Four-atom molecules linked together by microwaves have been cooled to a record-breaking hundred-billionth of a degree above absolute zero.

Diatomic molecules

Source: © Christoph Hohmann/MCQST

Two diatomic molecules sit in an intermolecular potential, here represented by iron powder indicating the field lines through which two molecules are bound

Cooling matter to such frigid temperatures is exceptionally difficult as molecules consist of multiple moving atoms, so have more kinetic energy which in turn warms them up. Scientists are interested in cooling molecules to these ultracold temperatures as it enables the study of quantum dynamics and chemical reactions, with polyatomic molecules emerging as a platform for quantum information processing.

‘Supermolecules’ were first theorised two decades ago involving a novel type of weak binding between polar molecules in an electric field. However, it is only now that, for the first time, experimentalists at the Max Planck Institute of Quantum Optics in collaboration with the Chinese Academy of Sciences have directly observed the existence of such a ‘supermolecule’ – a ‘field-linked’ tetratomic molecule. This phenomenon occurs when a unique bound state forms as a result of electrical forces and, while it is weaker than typical chemical bonds, has bonds that are several hundred times longer. The complexity of these molecules, compared with diatomic molecules, however, poses challenges when employing conventional cooling techniques such as direct laser cooling and evaporative cooling. ‘We have to cool down the molecule to very low temperatures such that the thermal excitation cannot affect the bonds between these molecules and they can form a bound state,’ explains Tao Shi at the Chinese Academy of Sciences, adding that ultracold conditions are necessary for the formation of the molecules.

The team created the weakly bound ultracold (NaK)2 molecule using a new approach – the electroassociation of a pair of NaK molecules. Each NaK molecule is hit by a polarised microwave field which induces rotating dipole moments that can host stable tetratomic bound states. ‘[The] microwave field is like a magic scissor that can reshape the interaction between two different dipolar molecules, and also form a shield between two molecules, such that they cannot be very close to each other,’ says Shi. This microwave shielding allows for the formation of stable multi-atom molecules and without it evaporative cooling would lead to the two particles getting too close to each other and vanishing from the system. This method, termed ‘field linked resonance’ with control of the intensity of the microwave field, enabled the observation of (NaK)2 molecules using evaporative cooling. The researchers cooled the molecule to 134 nanokelvin – a record-low temperature for a tetratomic molecule. At a critical (low) temperature, novel quantum phases can be detected, and these molecules can be used for quantum computation and precision measurement. ’We know exactly the energy of this molecule such that…you shine this laser [and] you can see the shape of the complicated molecule,’ explains Shi.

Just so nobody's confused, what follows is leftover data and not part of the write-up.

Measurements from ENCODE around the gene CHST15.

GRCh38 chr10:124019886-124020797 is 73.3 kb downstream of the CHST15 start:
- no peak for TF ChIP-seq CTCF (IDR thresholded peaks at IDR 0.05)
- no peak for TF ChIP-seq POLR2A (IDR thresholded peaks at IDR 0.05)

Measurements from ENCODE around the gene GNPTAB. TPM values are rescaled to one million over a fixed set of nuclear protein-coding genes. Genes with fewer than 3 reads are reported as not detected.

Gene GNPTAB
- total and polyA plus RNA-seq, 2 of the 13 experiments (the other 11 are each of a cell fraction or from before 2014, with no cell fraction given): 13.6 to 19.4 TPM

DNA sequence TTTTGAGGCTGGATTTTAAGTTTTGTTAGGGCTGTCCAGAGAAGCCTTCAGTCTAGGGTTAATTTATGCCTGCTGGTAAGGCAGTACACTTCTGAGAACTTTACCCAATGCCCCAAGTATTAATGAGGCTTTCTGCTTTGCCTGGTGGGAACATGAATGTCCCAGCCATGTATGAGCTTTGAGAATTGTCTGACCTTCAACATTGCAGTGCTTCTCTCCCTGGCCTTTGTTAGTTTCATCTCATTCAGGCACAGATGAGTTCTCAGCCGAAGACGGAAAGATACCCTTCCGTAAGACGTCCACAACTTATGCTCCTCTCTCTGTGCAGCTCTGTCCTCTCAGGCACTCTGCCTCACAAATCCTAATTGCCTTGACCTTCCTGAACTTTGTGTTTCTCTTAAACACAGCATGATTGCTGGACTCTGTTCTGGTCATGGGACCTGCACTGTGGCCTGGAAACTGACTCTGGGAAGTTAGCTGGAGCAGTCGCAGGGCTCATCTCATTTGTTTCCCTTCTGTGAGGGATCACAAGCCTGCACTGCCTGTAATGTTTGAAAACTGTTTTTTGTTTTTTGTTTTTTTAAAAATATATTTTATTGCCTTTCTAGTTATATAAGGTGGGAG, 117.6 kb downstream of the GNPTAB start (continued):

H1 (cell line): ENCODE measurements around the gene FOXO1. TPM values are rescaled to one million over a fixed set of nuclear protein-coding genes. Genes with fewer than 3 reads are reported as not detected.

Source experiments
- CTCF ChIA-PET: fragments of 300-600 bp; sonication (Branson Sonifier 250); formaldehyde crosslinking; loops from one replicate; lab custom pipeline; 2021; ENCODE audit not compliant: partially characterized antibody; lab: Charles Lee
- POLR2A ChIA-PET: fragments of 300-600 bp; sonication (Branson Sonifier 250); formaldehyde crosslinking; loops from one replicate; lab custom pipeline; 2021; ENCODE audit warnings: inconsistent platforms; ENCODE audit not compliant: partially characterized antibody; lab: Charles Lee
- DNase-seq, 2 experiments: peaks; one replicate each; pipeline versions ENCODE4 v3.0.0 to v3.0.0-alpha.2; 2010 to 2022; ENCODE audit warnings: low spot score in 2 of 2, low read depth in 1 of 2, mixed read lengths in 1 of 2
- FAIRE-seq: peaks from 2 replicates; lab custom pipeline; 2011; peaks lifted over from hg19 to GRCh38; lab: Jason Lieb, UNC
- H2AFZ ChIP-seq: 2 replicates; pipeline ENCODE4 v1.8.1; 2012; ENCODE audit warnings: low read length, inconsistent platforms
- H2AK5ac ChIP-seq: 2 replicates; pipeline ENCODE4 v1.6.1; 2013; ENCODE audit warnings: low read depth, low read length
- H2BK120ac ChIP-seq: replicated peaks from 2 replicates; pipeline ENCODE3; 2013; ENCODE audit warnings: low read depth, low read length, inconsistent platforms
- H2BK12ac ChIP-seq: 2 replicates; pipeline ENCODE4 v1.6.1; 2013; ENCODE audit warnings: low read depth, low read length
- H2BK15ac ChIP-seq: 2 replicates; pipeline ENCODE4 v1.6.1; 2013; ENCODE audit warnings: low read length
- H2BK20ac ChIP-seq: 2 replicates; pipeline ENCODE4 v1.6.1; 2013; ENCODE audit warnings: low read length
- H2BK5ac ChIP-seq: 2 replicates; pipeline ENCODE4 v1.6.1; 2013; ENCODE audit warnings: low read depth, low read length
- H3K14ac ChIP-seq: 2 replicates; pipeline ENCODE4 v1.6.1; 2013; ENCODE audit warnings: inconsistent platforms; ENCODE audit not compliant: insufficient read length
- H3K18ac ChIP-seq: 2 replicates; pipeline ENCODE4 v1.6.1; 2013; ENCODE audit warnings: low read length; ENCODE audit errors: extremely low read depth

‘The exciting thing about this is the generality – this works in principle for many polar molecules,’ says Simon Cornish, a physicist at Durham University. ‘Bringing the molecules into the ultracold regime gives the experimental control needed to explore many-body phases.’ Ultracold chemistry provides an opportunity to study the rich internal structure of molecules compared with atoms – ‘we can really realise chemical reactions that are forbidden at [room] temperature that can happen in this ultracold condition’, adds Shi.